So maybe this will give you something new to think about whenever you hear those tired, outmoded discussions of who Taylor’s songs are about. Technique, above subject matter, is the real issue at hand. But—most important—will the above reflections help you to write songs as good as Taylor’s?

Much of what a songwriter does is done subconsciously. If it weren’t, the result would likely be stilted, forced. Yet, in the editing, the writer decides what will remain, and this part of the process is where the attention to craft is most conscious. Did Swift recognize how economically she was establishing her characters and their situations as she was creating them? Or was she thinking about this only in the editing process? When a songwriter’s craft so seamlessly intertwines so many elements, it’s hard to tell.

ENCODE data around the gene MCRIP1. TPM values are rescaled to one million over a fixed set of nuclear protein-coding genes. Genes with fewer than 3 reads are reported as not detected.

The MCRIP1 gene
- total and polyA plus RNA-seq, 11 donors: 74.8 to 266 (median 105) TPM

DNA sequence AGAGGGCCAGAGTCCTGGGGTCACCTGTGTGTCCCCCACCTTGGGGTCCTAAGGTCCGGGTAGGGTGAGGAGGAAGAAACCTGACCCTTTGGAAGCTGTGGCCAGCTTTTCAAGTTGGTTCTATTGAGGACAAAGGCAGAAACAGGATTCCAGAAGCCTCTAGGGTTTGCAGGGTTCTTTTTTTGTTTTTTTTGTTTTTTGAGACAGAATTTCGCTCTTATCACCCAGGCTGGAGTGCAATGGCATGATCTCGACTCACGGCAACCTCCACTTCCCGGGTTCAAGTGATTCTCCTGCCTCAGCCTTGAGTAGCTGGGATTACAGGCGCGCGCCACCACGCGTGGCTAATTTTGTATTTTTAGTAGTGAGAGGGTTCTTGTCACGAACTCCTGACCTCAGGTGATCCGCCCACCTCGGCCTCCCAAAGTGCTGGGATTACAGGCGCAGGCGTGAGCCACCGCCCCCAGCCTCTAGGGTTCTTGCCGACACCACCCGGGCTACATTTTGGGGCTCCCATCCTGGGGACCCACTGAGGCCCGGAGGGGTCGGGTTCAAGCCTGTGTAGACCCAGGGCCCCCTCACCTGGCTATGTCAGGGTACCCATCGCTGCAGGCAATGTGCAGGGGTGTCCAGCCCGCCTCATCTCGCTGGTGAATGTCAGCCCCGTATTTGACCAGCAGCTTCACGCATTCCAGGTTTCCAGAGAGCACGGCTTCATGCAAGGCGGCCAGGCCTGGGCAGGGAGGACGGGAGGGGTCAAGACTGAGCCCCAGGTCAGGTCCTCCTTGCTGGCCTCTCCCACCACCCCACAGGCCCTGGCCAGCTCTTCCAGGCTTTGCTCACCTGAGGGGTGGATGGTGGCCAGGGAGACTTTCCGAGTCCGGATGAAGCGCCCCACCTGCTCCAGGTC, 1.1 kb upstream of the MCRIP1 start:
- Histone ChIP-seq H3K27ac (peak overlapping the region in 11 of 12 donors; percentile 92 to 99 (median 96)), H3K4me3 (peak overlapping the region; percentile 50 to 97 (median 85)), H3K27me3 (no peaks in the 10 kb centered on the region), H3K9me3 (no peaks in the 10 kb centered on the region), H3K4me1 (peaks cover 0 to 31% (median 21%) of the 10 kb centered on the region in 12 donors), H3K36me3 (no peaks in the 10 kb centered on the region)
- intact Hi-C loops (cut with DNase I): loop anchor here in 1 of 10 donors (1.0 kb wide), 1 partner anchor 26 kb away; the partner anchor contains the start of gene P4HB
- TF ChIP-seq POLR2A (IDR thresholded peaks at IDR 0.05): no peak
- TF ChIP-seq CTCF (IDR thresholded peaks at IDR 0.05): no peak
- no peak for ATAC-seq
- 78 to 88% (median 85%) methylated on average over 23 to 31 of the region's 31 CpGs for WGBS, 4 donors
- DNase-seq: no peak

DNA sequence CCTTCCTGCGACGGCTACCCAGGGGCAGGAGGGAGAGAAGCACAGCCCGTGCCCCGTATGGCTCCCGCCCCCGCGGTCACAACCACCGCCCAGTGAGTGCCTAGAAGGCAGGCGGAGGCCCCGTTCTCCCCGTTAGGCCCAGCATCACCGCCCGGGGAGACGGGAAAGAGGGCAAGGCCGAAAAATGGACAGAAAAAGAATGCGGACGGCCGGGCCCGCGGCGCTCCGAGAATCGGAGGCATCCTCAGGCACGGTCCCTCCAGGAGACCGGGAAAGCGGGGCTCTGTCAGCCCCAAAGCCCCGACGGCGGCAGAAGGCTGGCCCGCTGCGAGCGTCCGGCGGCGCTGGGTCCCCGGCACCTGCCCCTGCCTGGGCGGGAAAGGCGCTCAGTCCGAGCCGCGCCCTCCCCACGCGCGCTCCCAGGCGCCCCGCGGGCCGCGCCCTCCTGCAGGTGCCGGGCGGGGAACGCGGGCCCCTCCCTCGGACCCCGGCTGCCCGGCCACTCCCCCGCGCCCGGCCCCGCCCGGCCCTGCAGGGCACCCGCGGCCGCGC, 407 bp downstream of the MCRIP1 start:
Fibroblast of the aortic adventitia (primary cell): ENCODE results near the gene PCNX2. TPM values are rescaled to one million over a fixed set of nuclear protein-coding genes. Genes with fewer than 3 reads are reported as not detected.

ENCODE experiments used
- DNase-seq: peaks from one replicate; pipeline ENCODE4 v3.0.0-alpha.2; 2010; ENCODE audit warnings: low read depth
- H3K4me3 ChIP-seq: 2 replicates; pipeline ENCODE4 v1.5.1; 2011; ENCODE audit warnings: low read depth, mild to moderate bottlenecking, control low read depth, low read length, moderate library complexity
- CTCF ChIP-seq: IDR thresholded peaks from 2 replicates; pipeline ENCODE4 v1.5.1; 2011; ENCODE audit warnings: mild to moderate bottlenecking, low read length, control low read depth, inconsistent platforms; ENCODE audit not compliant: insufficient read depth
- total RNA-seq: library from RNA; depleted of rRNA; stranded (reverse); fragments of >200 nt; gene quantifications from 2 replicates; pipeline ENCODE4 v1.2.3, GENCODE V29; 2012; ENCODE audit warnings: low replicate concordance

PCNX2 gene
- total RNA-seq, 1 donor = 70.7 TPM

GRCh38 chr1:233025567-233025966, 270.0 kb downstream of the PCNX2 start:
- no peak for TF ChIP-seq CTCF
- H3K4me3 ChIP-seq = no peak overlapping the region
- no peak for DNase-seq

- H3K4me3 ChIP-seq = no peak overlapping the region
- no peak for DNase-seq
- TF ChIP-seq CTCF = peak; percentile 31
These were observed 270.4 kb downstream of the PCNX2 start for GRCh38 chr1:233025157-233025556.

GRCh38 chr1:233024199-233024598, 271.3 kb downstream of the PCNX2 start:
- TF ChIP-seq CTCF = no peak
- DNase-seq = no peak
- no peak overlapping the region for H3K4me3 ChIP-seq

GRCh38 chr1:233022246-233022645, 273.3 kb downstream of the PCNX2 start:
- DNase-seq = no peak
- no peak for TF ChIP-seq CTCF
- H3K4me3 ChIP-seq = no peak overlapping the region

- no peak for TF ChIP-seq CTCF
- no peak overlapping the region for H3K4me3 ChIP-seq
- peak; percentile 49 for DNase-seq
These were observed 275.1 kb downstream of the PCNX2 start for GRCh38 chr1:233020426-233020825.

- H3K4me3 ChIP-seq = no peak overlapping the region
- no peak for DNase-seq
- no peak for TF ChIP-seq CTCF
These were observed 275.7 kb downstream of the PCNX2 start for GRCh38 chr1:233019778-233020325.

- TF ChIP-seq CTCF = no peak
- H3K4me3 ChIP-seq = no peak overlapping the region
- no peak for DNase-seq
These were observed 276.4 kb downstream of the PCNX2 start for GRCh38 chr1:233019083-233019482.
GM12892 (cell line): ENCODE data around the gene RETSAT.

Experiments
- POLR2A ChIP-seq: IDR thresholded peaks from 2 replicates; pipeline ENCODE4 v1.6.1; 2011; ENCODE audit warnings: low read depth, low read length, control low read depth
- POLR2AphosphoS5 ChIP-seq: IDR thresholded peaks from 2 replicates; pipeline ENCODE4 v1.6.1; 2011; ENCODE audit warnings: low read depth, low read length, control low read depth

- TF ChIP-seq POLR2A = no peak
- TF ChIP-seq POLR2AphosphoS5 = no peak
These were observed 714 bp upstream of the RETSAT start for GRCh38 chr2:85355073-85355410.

Just remember, trust in the power of your subconscious. Let these poetic devices play in your mind, unconsciously, as you write. Then, in the editing process, if they are working, let them stay.

For still more thoughts on how to write a song, please don’t hesitate to contact us!